We have been talking about the end of the buy-to-let era for some time, but the recent move by the Bank of England to raise interest rates really does signal its death knell, both as a viable sector for investors and as a model that makes a useful contribution to our national housing supply. 

Even the most committed landlords will now be wondering how they will be able to fund their investments, as buy-to-let mortgage costs soar on top of recent tax rises aimed at landlords and the cost-of-living crisis constrains potential rent rises.

Other options do exist for keen investors and can work much better in the context of the current market conditions and policy environment. For example, investing in a portfolio of loans to open market and social housing developers means investors can typically receive 6% to 9% gross yields as monthly loan interest, which can be held in an ISA rather than being underwater with interest rate costs on a buy-to-let mortgage versus the rental income.

Another example is investment in a portfolio of supported living homes leased to charities and able to make an impact on the shortage of homes for the less fortunate.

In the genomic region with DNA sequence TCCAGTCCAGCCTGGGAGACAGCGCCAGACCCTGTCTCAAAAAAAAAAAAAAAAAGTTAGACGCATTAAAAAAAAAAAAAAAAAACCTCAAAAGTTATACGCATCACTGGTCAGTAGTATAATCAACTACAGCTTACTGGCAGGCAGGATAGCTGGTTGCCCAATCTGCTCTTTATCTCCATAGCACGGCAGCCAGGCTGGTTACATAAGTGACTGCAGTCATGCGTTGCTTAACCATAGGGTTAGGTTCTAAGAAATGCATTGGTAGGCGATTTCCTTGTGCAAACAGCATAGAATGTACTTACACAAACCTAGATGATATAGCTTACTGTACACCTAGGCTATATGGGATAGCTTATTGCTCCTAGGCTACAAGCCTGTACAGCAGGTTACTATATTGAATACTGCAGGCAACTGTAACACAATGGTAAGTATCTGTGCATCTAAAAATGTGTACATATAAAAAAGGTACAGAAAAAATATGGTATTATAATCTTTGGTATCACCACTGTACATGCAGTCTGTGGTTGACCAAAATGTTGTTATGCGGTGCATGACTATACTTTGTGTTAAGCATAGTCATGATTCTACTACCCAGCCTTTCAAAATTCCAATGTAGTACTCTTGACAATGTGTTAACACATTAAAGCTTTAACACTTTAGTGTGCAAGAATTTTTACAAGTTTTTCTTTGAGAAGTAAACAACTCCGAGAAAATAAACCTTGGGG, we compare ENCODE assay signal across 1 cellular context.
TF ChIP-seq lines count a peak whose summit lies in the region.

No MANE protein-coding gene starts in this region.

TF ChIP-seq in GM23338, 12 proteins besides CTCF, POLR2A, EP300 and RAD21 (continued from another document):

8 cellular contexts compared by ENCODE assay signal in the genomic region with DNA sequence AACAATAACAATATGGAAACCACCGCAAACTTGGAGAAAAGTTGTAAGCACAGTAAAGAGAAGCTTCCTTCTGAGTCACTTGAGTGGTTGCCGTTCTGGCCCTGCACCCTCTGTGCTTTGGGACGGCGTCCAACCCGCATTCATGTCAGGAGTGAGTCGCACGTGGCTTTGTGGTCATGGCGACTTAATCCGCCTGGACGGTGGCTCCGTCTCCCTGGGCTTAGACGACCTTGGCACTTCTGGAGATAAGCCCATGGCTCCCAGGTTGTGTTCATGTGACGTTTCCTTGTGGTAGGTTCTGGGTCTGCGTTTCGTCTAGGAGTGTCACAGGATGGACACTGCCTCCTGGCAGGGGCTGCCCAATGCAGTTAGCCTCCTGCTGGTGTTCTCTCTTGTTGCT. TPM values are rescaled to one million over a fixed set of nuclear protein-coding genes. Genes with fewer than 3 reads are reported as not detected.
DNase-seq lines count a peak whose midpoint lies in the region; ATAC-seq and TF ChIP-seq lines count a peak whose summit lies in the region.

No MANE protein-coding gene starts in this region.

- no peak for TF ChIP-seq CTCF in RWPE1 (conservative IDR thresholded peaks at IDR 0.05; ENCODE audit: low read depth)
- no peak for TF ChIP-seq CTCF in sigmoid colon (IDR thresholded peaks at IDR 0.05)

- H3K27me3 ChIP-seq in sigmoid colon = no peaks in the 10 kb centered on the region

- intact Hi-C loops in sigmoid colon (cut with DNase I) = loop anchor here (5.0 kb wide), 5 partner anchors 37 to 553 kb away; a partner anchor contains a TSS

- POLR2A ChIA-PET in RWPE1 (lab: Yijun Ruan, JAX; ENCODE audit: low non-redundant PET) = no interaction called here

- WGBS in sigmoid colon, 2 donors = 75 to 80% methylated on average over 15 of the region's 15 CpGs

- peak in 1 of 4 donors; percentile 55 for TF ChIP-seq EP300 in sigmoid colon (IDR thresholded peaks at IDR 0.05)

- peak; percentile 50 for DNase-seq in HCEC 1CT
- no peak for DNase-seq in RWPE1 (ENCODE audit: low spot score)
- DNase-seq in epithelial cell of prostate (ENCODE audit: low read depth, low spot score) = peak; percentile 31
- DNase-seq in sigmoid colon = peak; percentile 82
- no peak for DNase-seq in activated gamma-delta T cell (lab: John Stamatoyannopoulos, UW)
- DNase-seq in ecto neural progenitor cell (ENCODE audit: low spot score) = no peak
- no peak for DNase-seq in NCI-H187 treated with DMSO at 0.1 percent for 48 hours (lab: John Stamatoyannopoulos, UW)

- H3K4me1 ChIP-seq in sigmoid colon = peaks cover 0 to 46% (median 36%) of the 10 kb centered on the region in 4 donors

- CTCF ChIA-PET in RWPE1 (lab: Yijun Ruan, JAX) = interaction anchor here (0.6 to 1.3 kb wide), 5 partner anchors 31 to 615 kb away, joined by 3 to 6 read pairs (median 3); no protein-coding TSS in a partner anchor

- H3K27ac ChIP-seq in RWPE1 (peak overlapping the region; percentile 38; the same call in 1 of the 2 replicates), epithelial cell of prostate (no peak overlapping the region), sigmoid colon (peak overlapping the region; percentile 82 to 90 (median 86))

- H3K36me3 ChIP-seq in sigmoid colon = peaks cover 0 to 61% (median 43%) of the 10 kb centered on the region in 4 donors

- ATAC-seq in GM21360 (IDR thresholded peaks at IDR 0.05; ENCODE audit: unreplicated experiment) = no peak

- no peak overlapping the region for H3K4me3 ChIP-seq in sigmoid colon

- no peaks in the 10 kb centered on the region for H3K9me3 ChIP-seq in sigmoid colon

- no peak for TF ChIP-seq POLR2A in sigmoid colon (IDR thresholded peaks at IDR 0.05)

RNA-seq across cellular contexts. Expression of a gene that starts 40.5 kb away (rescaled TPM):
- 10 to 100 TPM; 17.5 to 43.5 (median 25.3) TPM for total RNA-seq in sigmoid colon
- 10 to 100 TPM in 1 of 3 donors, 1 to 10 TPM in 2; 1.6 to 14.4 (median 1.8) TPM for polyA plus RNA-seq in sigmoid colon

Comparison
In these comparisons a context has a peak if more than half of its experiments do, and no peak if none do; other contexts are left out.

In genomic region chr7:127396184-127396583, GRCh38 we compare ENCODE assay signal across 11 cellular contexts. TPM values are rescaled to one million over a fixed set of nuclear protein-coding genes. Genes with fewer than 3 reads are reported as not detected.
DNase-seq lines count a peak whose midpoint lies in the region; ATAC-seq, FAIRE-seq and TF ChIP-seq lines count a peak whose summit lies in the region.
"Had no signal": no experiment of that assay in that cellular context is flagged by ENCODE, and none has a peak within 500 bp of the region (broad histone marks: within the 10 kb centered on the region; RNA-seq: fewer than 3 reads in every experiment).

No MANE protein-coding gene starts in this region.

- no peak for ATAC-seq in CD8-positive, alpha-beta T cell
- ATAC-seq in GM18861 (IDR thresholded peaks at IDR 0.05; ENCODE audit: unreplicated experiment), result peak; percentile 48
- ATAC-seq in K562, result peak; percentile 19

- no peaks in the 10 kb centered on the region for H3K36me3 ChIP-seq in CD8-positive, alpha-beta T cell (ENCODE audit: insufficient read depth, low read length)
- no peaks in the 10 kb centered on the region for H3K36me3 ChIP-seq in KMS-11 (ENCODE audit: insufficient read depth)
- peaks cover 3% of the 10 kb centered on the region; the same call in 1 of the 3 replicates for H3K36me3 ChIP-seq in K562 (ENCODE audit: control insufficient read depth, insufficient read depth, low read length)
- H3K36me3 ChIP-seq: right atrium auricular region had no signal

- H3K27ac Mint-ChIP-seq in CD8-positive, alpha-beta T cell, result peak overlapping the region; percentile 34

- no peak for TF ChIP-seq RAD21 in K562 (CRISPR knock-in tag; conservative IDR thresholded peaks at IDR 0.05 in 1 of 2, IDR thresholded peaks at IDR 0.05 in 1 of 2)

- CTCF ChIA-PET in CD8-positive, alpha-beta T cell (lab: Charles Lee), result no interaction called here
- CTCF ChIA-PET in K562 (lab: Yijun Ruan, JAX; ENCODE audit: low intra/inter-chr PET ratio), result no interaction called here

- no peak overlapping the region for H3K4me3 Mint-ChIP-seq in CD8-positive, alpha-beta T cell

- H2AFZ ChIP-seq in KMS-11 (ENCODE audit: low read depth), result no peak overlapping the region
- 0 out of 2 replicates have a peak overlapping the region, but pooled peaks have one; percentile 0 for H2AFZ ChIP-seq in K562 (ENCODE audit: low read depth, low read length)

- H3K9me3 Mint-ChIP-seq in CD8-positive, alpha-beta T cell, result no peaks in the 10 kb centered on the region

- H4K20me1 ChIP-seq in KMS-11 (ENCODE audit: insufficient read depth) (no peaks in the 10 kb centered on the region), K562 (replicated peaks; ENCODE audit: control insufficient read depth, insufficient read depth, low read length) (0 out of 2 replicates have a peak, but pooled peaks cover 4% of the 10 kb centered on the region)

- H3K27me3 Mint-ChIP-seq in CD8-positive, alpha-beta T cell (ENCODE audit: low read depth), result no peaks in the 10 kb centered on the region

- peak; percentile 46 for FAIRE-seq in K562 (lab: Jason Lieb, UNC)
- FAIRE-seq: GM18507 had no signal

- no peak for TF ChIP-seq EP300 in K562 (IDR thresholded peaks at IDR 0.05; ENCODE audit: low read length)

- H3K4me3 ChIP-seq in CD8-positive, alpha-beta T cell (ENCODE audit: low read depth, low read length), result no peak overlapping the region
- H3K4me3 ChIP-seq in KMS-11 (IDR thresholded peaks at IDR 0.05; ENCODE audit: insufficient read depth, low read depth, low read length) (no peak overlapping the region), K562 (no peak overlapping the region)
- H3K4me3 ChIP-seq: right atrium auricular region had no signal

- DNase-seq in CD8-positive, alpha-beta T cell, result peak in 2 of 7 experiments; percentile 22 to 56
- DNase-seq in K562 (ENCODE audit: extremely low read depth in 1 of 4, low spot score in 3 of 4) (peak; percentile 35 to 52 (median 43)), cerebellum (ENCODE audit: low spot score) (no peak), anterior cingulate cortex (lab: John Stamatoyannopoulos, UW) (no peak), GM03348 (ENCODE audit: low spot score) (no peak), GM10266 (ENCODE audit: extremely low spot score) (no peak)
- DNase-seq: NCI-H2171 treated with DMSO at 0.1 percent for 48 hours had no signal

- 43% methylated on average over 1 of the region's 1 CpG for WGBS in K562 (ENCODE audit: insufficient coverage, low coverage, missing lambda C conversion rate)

These investments also have a significant social impact, allowing more homes to be built for sale and rent, mostly at affordable price points. This is paramount in the face of a deepening national housing crisis.

We must build more homes. It is the only way to tackle affordability and undersupply in the rental and for-sale markets. Finding new ways for private investors to inject capital into the market is vital at a time when substantial cuts to public spending are more and more likely.

But we can’t ignore the other crucial aspect of this, which is supply-side reform. That means unrooting the planning system to promote more development. However, once again, whether this can be delivered by government is in doubt , as planning reforms were barely mentioned in the recent autumn statement.

The urgency to reform planning cannot be underestimated going forward and the government must act soon to offer a lifeline to a sector already under severe pressure.

Stuart Law, CEO, Assetz Group